Address
130 Sutter Street, San Francisco CA
Year Constructed
1918
Architect(s)
Willis Polk
Media
Hallidie Building
Hallidie Building
Source: Sherman Takata
Hallidie Building
Hallidie Building
Source: Library of Congress
Structure Description

The Hallidie Building is an office building located at 130 Sutter Street, between Montgomery Street and Kearny Street. It is credited as the first West Coast building to feature glass curtain walls over a steel frame.

The building was designed by architect Willis Polk and is named in honor of San Francisco cable car pioneer Andrew Smith Hallidie. It has been referred to as the most architecturally important building in San Francisco, with the exterior balconies and fire escapes instantly recognizable. In 2010, these portions of the building were deemed unsafe, and a two-year restoration began. This was completed in 2013, with care taken to restore safety without altering the original exterior.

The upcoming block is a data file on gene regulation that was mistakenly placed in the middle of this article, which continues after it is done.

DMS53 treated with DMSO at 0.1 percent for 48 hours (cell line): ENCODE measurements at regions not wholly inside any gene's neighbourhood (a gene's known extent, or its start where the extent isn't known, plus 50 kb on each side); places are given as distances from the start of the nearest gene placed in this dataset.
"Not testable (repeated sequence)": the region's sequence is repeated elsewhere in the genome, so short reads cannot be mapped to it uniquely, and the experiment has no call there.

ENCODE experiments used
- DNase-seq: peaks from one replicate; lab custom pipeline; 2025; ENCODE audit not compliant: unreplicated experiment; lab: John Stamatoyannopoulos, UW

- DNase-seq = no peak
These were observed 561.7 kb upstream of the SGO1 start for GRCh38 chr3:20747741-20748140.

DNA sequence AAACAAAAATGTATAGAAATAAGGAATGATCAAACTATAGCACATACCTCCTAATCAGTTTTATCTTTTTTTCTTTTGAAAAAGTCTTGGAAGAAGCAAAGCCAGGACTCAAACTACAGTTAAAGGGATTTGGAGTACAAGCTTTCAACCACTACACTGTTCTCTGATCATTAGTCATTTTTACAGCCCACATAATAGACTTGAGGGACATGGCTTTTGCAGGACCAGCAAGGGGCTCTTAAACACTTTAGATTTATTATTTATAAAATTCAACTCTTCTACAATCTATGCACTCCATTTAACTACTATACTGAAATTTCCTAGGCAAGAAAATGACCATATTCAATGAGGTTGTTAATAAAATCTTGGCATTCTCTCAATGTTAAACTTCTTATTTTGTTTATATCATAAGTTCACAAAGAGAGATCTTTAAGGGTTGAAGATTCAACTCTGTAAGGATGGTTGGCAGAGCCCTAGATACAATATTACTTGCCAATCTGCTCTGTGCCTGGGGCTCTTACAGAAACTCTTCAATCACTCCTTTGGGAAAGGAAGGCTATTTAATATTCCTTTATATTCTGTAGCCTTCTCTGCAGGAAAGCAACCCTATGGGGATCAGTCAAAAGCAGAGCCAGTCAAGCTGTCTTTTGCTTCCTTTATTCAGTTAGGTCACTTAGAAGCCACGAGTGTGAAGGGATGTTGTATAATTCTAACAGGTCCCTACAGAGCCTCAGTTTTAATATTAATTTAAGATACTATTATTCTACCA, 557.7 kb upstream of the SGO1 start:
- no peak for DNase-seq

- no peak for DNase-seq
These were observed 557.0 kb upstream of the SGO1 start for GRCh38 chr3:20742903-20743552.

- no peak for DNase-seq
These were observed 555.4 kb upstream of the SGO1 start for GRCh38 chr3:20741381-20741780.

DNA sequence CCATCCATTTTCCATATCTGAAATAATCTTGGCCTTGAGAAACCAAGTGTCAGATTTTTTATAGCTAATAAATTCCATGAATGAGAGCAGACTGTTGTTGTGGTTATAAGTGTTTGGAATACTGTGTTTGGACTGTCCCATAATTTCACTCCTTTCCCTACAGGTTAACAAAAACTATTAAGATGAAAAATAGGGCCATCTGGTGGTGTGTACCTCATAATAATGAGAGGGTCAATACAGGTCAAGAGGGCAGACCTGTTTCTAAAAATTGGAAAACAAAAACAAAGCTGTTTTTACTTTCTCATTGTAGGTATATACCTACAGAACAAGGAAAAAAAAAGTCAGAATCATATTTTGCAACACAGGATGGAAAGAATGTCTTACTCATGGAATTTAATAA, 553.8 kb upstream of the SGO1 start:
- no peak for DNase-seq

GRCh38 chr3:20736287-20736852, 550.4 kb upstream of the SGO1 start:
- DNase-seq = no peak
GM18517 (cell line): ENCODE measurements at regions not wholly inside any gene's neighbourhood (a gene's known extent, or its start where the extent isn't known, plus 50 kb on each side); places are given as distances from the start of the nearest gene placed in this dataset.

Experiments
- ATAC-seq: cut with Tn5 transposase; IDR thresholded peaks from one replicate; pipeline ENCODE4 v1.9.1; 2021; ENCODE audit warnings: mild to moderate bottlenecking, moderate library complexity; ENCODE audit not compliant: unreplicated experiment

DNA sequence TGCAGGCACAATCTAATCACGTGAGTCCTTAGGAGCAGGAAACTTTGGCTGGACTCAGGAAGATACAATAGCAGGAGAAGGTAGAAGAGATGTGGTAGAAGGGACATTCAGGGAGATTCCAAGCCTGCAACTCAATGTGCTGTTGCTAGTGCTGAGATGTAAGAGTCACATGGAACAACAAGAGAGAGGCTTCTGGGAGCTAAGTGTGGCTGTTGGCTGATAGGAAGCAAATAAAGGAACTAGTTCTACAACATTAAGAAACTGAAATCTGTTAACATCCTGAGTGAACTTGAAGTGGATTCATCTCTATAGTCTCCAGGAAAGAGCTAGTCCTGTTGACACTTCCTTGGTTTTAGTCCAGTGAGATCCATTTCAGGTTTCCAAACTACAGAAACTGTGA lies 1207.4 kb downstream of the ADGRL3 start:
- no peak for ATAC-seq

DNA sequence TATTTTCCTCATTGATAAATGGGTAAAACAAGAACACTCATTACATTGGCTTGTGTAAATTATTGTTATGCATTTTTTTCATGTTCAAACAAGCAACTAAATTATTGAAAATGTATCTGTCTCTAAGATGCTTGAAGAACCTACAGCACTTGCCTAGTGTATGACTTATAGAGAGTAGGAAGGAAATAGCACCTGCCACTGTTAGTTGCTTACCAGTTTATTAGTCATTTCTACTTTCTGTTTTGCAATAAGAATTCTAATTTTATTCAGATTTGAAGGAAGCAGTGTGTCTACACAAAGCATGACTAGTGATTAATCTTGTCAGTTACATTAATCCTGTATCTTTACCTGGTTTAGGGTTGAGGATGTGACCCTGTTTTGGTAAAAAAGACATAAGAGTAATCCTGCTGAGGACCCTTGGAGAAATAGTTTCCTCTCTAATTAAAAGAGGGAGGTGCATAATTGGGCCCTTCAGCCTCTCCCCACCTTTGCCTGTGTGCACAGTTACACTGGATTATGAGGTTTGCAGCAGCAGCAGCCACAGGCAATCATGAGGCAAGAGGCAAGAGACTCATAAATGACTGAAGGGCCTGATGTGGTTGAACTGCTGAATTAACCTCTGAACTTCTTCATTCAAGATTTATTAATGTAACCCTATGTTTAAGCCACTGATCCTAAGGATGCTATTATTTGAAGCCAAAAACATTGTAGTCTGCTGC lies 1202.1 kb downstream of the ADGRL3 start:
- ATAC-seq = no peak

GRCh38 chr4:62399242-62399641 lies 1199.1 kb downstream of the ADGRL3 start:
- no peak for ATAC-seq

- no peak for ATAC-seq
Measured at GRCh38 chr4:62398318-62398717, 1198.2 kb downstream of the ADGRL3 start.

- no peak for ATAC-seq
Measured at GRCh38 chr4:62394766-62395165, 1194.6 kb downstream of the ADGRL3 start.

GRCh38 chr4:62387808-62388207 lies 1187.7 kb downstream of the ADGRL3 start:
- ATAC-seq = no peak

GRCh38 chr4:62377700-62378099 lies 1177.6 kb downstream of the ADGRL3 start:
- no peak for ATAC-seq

Significance to Structural Engineering History in Northern California

The building was the first example in San Francisco of a glass curtain wall over a steel frame, a system utilized today in nearly every new high-rise in the city.